Millions of federal student loan borrowers will continue to have a reprieve on their loans through Jan. 31, Education Secretary Betsy DeVos announced Friday, extending a pandemic relief measure that had been set to expire at the end of the month.
The extension avoids what borrowers — and the loan servicers that handle their accounts — feared would be a messy disruption between the end of President Trump’s administration and the start of President-elect Joseph R. Biden Jr.’s term.
Mr. Biden has not said if he intends to extend the student loan moratorium, but he has called for limited student-debt cancellation and other relief efforts. The announcement means the moratorium, which has been in place since March, can be extended during the Biden administration with no interruption.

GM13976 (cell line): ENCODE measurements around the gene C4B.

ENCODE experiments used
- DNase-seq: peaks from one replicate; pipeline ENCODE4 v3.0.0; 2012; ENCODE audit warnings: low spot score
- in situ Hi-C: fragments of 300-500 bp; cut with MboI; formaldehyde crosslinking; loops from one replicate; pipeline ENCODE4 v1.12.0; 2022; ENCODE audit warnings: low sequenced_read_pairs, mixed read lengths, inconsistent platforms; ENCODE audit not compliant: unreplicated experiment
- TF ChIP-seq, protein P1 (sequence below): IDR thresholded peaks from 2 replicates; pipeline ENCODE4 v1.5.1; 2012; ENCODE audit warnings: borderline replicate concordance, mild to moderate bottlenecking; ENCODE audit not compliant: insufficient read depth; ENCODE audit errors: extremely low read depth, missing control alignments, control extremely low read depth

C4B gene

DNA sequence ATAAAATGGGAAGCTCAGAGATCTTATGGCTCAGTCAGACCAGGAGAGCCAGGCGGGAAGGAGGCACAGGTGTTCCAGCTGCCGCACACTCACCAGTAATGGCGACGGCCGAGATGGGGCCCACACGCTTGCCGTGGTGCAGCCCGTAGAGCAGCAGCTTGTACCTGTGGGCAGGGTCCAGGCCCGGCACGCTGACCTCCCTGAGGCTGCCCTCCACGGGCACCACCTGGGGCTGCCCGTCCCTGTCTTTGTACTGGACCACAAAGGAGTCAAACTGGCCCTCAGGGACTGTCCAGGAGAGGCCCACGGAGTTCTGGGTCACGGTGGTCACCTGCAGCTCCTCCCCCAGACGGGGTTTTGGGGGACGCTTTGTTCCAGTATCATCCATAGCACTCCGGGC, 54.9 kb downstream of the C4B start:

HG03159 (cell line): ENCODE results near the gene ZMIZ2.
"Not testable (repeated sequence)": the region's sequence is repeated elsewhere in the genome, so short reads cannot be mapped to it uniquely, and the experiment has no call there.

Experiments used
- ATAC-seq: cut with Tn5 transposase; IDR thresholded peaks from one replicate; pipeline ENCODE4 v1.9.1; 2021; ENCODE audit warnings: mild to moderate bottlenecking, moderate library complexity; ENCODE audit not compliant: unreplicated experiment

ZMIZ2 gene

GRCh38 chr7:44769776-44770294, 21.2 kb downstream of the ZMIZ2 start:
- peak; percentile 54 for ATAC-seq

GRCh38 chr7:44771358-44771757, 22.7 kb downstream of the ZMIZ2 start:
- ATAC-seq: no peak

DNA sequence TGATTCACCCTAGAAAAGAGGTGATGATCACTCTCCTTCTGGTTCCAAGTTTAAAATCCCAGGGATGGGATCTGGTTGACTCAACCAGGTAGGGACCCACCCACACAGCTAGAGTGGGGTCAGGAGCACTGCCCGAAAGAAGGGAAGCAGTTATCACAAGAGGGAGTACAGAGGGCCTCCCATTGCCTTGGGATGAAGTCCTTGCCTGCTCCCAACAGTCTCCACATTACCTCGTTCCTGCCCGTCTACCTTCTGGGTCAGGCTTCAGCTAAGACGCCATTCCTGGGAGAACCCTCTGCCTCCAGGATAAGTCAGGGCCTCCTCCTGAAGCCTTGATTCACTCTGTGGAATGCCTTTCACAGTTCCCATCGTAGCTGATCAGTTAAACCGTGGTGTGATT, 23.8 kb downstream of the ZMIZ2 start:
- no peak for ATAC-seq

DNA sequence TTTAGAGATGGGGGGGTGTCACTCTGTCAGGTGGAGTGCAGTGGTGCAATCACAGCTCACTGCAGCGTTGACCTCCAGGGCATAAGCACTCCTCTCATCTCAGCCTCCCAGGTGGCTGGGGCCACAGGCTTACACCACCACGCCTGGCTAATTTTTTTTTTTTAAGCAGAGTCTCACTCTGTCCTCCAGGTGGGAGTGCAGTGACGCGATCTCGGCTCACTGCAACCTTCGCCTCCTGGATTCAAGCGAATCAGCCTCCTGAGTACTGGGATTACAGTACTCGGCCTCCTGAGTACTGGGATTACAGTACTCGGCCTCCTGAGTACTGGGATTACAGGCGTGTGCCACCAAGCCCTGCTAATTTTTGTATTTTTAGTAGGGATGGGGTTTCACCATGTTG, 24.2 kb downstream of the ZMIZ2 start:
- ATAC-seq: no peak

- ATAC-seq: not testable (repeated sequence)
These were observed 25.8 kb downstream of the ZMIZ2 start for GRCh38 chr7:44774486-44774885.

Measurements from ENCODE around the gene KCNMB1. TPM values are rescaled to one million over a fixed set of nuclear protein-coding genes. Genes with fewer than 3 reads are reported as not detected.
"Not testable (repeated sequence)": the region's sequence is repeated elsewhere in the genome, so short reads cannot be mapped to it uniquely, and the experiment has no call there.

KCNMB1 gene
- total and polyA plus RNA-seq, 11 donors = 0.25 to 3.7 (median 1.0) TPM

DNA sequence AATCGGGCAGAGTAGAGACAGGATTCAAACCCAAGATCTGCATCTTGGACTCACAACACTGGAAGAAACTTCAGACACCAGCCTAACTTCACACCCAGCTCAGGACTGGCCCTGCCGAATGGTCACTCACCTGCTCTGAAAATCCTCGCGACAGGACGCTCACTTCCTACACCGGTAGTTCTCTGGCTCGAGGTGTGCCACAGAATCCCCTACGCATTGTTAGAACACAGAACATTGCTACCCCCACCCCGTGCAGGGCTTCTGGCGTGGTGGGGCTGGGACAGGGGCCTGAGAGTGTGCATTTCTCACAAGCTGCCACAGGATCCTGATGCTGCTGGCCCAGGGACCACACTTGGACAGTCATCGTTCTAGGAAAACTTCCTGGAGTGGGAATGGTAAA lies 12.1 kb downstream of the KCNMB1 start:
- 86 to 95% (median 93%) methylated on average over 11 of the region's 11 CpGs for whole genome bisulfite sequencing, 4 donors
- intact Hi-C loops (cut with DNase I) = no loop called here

As of Sept. 30, 23 million borrowers had taken advantage of the relief option, suspending payments on $927 billion in debt, according to Education Department data.
The moratorium allows borrowers to skip payments on their federal student loans without penalty and without incurring interest. For those who opt to keep making payments, the entire amount goes toward their loan principal.
The measure covers only federal loans that are owned by the Education Department, which holds the vast majority of all student loans. Borrowers with private loans still need to make those payments.
The moratorium on payments extends to those who have defaulted on their federal loans and are having their wages garnished. Employers have been told to stop garnishing paychecks, Ms. DeVos said, and those who have had money garnished are due refunds.
“The coronavirus pandemic has presented challenges for many students and borrowers, and this temporary pause in payments will help those who have been impacted,” Ms. DeVos said in her announcement. “The added time also allows Congress to do its job and determine what measures it believes are necessary and appropriate.”